During World War II, members of “cargo cults” in the South Pacific literally worshiped cargo they salvaged from crashed aircraft or that washed ashore from ships. They believed that their ancestors piloted the ships and planes that passed near their islands, so they tried to attract them to their villages. They went so far as to construct fake planes from straw to lure the real ones overhead!
We may not worship products to that extent, but many of us certainly work hard to attain our vision of the good life, which abounds in material comforts. Most young people can’t imagine a life without cell phones, yoga pants, and other creature comforts. In fact, we can think of marketing as a system that provides certain standards of living to consumers. To some extent, then, the standards of living we expect and desire influence our lifestyles, either by personal experience or as a result of the affluent characters we see on TV in “reality shows” like Keeping Up With the Kardashians, in movies, and in the pages of Vogue or GQ. Exhibit A: The popular bumper sticker that reads “He Who Dies with the Most Toys Wins.”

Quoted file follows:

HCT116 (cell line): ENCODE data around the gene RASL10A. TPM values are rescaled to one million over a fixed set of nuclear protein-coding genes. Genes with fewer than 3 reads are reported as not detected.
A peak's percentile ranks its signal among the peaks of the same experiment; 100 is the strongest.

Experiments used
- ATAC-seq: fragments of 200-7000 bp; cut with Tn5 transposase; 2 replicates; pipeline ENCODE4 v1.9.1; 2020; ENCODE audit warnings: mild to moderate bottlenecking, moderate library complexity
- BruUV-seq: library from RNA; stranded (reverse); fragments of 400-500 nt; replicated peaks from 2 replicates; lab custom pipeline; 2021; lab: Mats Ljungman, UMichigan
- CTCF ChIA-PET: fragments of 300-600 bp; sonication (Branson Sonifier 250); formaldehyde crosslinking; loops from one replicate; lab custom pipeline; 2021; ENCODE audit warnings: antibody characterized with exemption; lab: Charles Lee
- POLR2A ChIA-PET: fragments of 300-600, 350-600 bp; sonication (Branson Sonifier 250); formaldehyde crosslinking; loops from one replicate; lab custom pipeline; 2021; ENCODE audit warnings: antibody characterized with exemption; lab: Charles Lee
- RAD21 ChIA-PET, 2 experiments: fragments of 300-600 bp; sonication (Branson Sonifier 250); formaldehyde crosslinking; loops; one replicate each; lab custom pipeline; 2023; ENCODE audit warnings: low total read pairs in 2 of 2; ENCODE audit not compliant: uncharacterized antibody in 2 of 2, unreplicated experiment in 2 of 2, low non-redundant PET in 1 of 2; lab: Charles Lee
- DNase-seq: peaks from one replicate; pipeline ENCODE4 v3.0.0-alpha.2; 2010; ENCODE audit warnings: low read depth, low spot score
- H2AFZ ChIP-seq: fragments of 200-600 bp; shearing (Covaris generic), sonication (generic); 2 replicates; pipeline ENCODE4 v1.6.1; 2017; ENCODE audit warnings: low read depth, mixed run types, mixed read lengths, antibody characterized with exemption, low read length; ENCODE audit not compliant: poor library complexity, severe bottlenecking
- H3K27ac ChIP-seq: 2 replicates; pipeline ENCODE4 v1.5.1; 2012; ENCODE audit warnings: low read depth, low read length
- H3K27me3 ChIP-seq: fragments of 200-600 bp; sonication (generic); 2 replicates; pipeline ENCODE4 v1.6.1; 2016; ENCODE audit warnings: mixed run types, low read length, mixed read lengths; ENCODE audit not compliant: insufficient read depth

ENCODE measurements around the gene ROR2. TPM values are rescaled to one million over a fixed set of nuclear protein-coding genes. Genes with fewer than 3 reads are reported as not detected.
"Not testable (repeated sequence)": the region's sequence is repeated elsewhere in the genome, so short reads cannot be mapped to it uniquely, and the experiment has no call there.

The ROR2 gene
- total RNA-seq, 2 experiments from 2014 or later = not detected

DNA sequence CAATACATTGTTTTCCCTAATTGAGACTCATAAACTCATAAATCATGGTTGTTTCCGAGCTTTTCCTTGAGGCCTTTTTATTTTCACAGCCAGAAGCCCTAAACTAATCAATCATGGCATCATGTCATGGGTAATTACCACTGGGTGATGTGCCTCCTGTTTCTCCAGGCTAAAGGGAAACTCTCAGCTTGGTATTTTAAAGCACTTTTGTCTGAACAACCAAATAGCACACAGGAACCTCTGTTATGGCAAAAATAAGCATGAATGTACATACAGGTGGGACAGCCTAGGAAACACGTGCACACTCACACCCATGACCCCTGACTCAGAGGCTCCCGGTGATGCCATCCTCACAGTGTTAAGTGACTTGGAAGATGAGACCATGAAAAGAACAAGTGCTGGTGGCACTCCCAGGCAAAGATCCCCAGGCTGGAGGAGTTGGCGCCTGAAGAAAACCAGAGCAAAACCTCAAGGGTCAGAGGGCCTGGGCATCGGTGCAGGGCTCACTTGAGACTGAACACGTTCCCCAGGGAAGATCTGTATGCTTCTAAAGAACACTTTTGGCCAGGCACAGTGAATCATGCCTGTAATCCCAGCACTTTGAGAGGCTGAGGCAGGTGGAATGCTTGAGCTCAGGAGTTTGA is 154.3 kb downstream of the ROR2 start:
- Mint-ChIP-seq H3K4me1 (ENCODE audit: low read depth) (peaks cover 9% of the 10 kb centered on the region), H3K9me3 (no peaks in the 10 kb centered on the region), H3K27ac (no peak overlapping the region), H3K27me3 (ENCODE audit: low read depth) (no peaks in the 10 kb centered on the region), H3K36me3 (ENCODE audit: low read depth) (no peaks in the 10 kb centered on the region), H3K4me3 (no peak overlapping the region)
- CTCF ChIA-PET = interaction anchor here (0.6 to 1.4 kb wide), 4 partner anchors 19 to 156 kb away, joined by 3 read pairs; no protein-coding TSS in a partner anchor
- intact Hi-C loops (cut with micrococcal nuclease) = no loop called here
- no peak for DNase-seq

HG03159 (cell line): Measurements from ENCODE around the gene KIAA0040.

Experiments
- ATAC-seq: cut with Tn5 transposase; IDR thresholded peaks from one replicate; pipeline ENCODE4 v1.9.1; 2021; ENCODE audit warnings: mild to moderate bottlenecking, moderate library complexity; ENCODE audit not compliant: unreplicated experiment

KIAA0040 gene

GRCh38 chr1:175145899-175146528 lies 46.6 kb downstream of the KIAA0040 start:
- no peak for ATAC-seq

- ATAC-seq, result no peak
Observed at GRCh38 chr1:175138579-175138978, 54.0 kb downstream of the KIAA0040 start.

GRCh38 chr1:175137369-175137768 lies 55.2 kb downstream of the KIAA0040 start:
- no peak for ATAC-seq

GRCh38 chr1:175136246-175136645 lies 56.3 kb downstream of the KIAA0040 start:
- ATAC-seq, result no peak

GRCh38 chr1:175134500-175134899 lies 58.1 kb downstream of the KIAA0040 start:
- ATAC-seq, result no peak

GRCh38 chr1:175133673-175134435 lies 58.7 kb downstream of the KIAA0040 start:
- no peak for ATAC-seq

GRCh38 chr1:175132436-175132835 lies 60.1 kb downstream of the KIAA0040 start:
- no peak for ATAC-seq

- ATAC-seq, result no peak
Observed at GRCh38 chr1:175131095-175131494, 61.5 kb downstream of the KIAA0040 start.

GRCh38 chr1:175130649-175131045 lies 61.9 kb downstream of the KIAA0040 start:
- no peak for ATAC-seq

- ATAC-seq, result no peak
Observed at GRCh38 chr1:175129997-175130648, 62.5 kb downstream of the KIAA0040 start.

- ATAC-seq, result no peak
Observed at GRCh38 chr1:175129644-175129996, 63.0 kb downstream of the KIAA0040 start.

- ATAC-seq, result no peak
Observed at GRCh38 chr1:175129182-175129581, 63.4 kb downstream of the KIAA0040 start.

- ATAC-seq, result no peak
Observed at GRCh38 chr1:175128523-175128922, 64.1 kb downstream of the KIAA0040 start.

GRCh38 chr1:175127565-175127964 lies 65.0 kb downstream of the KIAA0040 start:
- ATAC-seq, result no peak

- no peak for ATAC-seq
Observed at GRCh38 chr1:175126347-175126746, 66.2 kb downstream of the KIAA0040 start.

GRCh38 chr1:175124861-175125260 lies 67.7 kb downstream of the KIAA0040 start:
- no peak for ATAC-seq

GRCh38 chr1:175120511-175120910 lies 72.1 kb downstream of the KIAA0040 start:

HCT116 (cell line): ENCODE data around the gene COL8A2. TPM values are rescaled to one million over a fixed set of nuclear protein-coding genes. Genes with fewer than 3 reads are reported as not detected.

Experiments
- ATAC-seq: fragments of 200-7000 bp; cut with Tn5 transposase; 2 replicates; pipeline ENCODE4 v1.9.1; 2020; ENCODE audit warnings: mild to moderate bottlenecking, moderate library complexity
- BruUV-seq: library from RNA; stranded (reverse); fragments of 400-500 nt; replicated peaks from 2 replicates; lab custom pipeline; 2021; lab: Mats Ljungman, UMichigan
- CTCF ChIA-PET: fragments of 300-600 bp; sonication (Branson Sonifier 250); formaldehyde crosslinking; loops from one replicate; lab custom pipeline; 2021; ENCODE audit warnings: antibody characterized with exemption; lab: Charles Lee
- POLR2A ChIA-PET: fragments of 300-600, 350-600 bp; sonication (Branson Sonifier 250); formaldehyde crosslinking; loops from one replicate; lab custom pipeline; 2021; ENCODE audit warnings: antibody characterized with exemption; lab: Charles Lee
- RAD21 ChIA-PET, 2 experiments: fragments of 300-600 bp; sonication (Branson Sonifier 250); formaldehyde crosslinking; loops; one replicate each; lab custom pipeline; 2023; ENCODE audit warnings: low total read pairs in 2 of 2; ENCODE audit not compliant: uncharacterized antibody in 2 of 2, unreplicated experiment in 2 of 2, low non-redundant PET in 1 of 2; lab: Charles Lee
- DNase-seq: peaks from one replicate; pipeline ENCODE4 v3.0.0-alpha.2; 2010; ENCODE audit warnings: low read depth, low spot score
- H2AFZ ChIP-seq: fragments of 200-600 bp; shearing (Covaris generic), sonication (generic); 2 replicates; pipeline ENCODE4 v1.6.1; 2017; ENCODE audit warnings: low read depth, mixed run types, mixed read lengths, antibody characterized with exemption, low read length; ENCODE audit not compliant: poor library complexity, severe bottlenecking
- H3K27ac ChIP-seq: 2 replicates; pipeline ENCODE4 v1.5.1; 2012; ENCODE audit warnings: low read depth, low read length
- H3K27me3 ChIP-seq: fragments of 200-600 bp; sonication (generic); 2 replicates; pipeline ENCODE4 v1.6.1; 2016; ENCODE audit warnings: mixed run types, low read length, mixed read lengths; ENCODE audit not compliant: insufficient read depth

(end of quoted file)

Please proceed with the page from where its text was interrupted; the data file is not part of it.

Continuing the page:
Our possessions play a central role in our lives, and our desire to accumulate them shapes our value systems. Materialism refers to the importance people attach to worldly possessions. We sometimes take the bounty of products and services for granted, until we remember how recent this abundance is. For example, in 1950, two of five American homes did not have a telephone, and in 1940 only half of all households had indoor plumbing.
Materialists are more likely to value possessions for their status and appearance-related meanings, whereas those who do not emphasize this value tend to prize products that connect them to other people or that provide them with pleasure when they use them. As a result, high materialists prefer expensive products that they publicly consume.
A study comparing specific items that low versus high materialists value found that people who were non-materialists cherished items with personal significance, such as a mother’s wedding gown, picture albums, a rocking chair from childhood, or a garden. In contrast, high materialists preferred prestige goods such as jewelry, china, or a vacation home. Materialistic people also appear to link more of their self-identity to products. One study found that when people who score high on this value fear the prospect of dying, they form even stronger connections to brands. Another study reported that consumers who are “love-smitten” with their possessions tend to use these relationships to compensate for loneliness and a lack of affiliation with social networks. Yet another found that materialists tend to value a product before they buy it because they believe it will make them happy, but their satisfaction with it diminishes after the purchase when they realize this didn’t happen.